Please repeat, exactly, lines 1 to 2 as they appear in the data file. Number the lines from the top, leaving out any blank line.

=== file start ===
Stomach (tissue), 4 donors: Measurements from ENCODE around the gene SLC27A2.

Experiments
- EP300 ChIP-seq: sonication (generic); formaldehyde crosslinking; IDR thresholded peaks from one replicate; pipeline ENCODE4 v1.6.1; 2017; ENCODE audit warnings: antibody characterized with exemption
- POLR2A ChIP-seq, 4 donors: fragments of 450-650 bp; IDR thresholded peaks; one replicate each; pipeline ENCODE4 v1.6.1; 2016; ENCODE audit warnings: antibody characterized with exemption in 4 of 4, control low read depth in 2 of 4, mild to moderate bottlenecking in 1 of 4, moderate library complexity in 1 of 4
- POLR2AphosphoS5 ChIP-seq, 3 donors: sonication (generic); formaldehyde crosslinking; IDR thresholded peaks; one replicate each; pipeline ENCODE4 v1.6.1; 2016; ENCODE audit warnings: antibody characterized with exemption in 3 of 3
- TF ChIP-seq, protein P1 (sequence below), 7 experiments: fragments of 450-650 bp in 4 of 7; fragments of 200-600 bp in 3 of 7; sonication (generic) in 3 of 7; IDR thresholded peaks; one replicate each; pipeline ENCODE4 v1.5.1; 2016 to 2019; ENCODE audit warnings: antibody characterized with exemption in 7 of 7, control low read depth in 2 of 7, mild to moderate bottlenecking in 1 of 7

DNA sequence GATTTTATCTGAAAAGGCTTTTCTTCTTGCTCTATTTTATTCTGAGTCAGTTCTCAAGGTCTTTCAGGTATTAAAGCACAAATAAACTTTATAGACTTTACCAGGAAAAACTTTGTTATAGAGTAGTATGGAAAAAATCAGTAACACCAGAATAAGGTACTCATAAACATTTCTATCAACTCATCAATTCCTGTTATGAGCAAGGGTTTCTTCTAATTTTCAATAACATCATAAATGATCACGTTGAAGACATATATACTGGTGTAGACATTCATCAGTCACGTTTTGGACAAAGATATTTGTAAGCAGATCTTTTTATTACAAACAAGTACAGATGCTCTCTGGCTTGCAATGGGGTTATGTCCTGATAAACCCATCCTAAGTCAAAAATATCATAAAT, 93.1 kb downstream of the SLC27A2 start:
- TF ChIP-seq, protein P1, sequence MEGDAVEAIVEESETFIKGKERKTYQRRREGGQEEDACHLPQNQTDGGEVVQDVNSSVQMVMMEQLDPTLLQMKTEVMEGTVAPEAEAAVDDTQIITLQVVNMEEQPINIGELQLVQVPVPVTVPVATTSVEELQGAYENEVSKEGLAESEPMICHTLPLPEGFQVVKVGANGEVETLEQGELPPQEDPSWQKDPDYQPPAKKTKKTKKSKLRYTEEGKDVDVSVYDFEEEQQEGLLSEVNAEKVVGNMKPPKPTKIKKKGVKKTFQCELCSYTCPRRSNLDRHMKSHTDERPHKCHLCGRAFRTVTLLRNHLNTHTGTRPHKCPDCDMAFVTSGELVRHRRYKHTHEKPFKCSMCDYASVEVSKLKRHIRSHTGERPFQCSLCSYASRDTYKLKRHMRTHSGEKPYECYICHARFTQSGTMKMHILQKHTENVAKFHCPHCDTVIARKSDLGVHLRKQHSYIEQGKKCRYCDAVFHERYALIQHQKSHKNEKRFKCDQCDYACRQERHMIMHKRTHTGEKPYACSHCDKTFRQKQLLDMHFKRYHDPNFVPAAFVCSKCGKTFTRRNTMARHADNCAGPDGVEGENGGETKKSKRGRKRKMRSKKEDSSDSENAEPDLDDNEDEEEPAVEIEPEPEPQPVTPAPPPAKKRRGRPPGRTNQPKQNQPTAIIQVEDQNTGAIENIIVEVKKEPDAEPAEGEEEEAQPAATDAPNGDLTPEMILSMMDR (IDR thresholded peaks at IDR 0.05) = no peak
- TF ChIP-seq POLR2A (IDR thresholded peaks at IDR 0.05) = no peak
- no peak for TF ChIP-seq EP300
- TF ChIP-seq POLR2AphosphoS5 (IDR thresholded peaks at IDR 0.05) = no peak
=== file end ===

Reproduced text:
Stomach (tissue), 4 donors: Measurements from ENCODE around the gene SLC27A2.

Experiments